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Father Knows Best: New Year’s Resolutions and 12-Step Spirituality

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[todaysdate]

By Martin Elfert

Do you have a question about life, love, or faith? SubHouse-ad_SPO_FKB_new_0429139mit it online, fill out the form below or email it to melfert@stjohns-cathedral.org.

Hey Rev!

What’s your New Year’s Resolution?

Abby

Dear Abby:

I have never been all that great at New Year’s resolutions. For the past couple of decades, when folks have asked me, What is your resolution for 1995, or 2005, or 2015?  I have rarely had a good answer. That’s not because I dislike the rituals of the New Year. To the contrary, the changing of the calendars, with its focus on what was, what is, and what may be strikes me as an important occasion for contemplation in a culture that isn’t always that good at that sort of thing. But the resolution question – somehow it always catches me off guard.

I started to think about resolutions in a new way a few years ago. That’s when I first began to learn a little about 12-Step spirituality, the tradition that gives us Alcoholics Anonymous and its descendants, Narcotics Anonymous, Overeaters Anonymous, and so on. Part of the genius of the 12-Step movement is that it recognises that, “I’m never going to drink again” is a mountain of a promise, a goal that only a handful of alcoholics with uncommon willpower might ever be able to reach. “I’m not going to drink today,” on the other hand – well, that just might be possible.

It is the witness of AA that makes me wonder: could the reason be that New Year’s resolutions are something that I – and that many of us – struggle to connect with, and that even more of us struggle to keep, is that their promises are just too big? I’m going to get all A’s in school this year; I’m to get up early every morning and go swimming; I’m going to bring my spouse breakfast in bed every day; I’m going to lose forty pounds I’m going to stop judging people: these are huge promises. They are hard to keep promises, they are promises that set the stage for failure and for the appearance for one of the least helpful of all the emotions, which is shame.

What if the 12-Step tradition suggests to us a healthier and a more effective way of setting goals? What if the 12-Step tradition suggests to us a better way of making promises to ourselves?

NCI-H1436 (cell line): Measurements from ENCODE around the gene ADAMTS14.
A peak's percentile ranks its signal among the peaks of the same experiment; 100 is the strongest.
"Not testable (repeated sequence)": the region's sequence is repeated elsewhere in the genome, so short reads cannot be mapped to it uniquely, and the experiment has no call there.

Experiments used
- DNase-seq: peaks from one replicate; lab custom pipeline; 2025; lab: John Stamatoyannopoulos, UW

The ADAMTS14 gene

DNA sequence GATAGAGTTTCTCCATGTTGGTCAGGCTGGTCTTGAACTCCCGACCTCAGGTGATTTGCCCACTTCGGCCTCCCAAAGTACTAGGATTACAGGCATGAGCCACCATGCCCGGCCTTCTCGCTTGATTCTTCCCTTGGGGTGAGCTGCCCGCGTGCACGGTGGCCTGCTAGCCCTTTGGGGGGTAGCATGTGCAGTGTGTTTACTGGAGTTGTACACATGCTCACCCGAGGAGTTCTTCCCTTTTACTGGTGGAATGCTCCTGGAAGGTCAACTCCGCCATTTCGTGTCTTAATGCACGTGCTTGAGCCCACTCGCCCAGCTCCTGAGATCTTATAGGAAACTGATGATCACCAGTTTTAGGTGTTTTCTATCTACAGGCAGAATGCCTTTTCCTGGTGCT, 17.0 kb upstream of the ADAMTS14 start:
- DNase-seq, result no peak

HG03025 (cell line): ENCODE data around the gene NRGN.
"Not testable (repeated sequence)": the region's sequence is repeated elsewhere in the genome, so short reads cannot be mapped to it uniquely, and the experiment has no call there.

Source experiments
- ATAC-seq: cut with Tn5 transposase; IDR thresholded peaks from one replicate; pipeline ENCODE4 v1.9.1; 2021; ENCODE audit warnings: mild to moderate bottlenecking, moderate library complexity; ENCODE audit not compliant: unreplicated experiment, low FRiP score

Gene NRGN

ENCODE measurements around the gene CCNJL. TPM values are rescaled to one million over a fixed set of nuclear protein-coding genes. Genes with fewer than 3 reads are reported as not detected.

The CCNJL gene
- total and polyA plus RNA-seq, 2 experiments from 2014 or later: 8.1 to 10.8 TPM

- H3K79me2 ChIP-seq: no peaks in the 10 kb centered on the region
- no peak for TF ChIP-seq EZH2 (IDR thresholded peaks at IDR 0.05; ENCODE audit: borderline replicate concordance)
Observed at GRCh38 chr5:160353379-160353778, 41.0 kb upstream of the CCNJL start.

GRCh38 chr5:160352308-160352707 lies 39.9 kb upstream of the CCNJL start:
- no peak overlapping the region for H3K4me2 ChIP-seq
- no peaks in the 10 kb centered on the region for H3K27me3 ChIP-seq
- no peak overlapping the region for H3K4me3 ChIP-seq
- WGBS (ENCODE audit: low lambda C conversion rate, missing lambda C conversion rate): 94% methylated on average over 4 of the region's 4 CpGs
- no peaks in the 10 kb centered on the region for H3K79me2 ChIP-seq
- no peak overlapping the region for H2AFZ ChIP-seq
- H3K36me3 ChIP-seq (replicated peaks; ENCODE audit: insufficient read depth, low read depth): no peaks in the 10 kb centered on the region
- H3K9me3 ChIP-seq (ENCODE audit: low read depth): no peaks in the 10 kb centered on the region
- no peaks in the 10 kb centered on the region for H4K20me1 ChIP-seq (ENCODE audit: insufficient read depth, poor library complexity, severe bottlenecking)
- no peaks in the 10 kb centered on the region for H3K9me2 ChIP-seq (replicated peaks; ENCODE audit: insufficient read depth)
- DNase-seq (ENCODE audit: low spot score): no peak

With that “what if” in mind, as 2015 begins, here is what I’m going resolve to do today. Maybe, Abby, we could call it this New Year’s Day resolution: Today, I resolve to let my “yes” be yes and my “no” be no.

The instruction to let your “yes” be yes and your “no” be no appears in scripture in the context of swearing oaths. But it is actually us pretty good advice for decision making in general. That’s because the invitations for you and for me to take on projects – at work, at school, in our families – are constant. And the temptation to try to say yes to all of these invitations is huge.

Now to be clear, saying yes to some of those invitations makes the world a better place and it makes our lives more joyous. I am glad to be able to help out with the work of Family Promise, glad to be part of the team of writers at Spokane Faith and Values, glad to have a vocation that gives me the privilege of sitting with folks in times of love and loss. Saying yes to these invitations has been a gift.

But I am also aware of a couple of big dangers that lie in yes. First, if I say yes too often, it means that, without really noticing it, I end up saying no to other things. I end up saying no to my responsibility to take care of myself. I end up saying no to my responsibility to do things to the best of my ability – to say yes to everything is to ensure that you do everything in a scattered and superficial way. I end up saying no to my vocations as a husband and as a father. Every choice, as St. Thomas Aquinas puts it, is a renunciation. Notice what you are renouncing when you say yes.

Second, I am aware that, if I don’t periodically reassess my yes, it can shift from a joy into a burden. Every not-for-profit of which I had been a part (including every church of which have been a part) has had several volunteers or employees doing jobs that were wearing them down. When these folks first said yes, their work was mostly a delight. But somewhere along the way, it mostly became a burden. When that shift happens, it can be hard to remember that it is okay to take a break. There was a time when it was a good and joyful think for these folks to say yes. Now it might be time for their no to be no.

And that, Abby, is my resolution for today. If you like, you might decide to take it on as well. If this resolution feeds you, if it teaches you, if it in some way gives you energy, if it sets you free, then tomorrow you might choose to resolve to do it again. If not, that’s fine: let it go. There are other resolutions waiting.

Do you have a question about life, love, or faith? Submit it online, fill out the form below or email it to melfert@stjohns-cathedral.org.

 



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Martin Elfert

About Martin Elfert

The Rev. Martin Elfert is an immigrant to the Christian faith. After the birth of his first child, he began to wonder about the ways in which God was at work in his life and in the world. In response to this wondering, he joined Christ Church Cathedral in Vancouver, British Columbia, where he and his new son were baptized at the Easter Vigil in 2005 and where the community encouraged him to seek ordination. Martin served on the staff of the Episcopal Cathedral of St. John the Evangelist in Spokane, Wash. from 2011-2015. He is now the rector of Grace Memorial Episcopal Church in Portland, Oreg.

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One comment

  1. Liv Larson Andrews

    “Reassess my yes.” Great line. And very fitting quote from St. Aquinas.